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UNIT 17: Ideas Shape the World



Ideas by themselves are intellectual abstractions. However, when ideas inspire people to action, they become powerful agents of change in the material world. We often identify individuals with the discovery or creation of particular ideas — such as Isaac Newton and gravity — but those ideas only have an impact through the cumulative and collective actions of others.

All ideas are products of particular times and places, of specific historical and cultural contexts. At the same time, ideas are not limited by these historical and cultural boundaries. Instead, ideas are frequently transmitted widely over time and space, where they take on new meanings in new settings.

The people who transmit ideas are those who use them as tools for analysis or for action. Frequently, these are people who move between cultural boundaries themselves, including scholars, rebels, travelers, sailors, pilgrims, and journalists. Those who promote new ideas may not accept ideas in their entirety, but rather tend to selectively adapt or reject certain aspects that fit their own political, social, or cultural circumstances. In this way, ideas of all kinds are refracted through the lenses of specific cultures. However, these altered and adapted ideas can still be powerful agents of change, whether they advocate the creation of a new world or urge a revival of past ideals.

This unit explores the creation, transmission, and adaptation of ideas-as well as the actions they inspired-in the eighteenth and nineteenth centuries. This period was especially abundant in the transmission of ideas because an increasingly global economy facilitated the transportation of peoples and ideas across oceans and continents. As a result of this global economy, ideas as diverse as the philosophies of the European Enlightenment and the doctrines of a new reform-minded Islam inspired social and political rebellions in many parts of the world.

Indeed, economic and social links within both the Atlantic world and the dar al-Islam provided avenues for the easy exchange of ideas across all parts of each region. These regions were so diverse, however, that ideas were rarely transplanted unchanged into new cultural contexts. Even so, when opportunities presented themselves, individuals with access to new ideas strove to put them into action in a wide variety of places. Yet, because of the process of adaptation and the diverse range of situations where ideas were applied, the results of such action proved to be quite different across both time and space.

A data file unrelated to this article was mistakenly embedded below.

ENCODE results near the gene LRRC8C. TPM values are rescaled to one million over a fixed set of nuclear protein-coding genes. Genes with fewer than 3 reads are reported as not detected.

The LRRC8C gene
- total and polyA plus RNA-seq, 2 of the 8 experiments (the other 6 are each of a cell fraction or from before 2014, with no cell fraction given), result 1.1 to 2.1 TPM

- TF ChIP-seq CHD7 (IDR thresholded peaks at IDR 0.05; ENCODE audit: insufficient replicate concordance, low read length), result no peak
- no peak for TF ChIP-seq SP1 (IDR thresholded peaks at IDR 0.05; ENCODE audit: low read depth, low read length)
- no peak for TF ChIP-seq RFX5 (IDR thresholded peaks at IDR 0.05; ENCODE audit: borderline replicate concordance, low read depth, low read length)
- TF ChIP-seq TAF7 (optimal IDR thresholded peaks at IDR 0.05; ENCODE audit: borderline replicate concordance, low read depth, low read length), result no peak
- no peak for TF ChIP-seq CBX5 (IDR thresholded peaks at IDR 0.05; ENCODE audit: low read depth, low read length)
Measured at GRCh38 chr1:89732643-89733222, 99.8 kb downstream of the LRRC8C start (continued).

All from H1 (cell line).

Time Period: 1700-1900

In the Atlantic World, the eighteenth and nineteenth centuries were a time of rapid political, economic, and social change. Revolution in North America in 1775 helped spur the French Revolution in 1789, which itself fueled later revolutions in Haiti and South America. Beginning in 1780, industrialization also resulted in social and economic change. Elsewhere in the world, China under the Qing dynasty (est. 1644) enjoyed a period of stability, prosperity, and demographic growth. The same was true for much of the rest of East Asia. However, by the mid-nineteenth century, Western interventions in both China and Japan inaugurated a new period of instability and change. In the Islamic world, the three great Islamic empires declined. The Safavid Empire collapsed completely in 1722; the Mughal Empire lost power to the British in India by 1763; and the Ottoman Empire-although it continued to exist-was increasingly subject to the whims of European powers.

AP Themes:

  • Examines interactions in economics and politics by focusing on the connections between Atlantic revolutions in North America, France, Haiti, and South America.
  • Explores change and continuity by looking at the changes revolutionary movements set in motion as well as the ways that revolutionary ideals were incorporated into existing cultures.
  • Discusses cultural and intellectual developments by exploring the ideas and impulses that inspired people to work for-and fight for-social and political change.
  • Focuses on the changing functions of states, because the Atlantic revolutions led to the emergence of new types of states, encouraging the growth of modern nationalism.


  • Question 1: How do ideas affect human actions in ways that can change the world?
  • Question 2: What happens to ideas when people from diverse areas interpret them differently, according to their own cultural settings?
  • Question 3: What were the historical conditions that made it easy for ideas to spread widely and so quickly in the eighteenth and nineteenth centuries?
  • Question 4: What is the relationship between the spread of ideas and charismatic individuals? In other words, is it the message or the messenger that gives ideas their power to effect change?


How is this topic related to Increasing Integration?

Ideas can integrate people by inspiring them to work toward a common goal, whether the goal is independence, religious purity, or equality. Ideas can also connect people across cultures, the way Simon Bolivar connected with Enlightenment thinkers during his travels in Europe.

How is this topic related to Proliferating Difference?

Ideas can also be a source of difference, because they can encourage people to draw distinctions between themselves and others who have different ideas.

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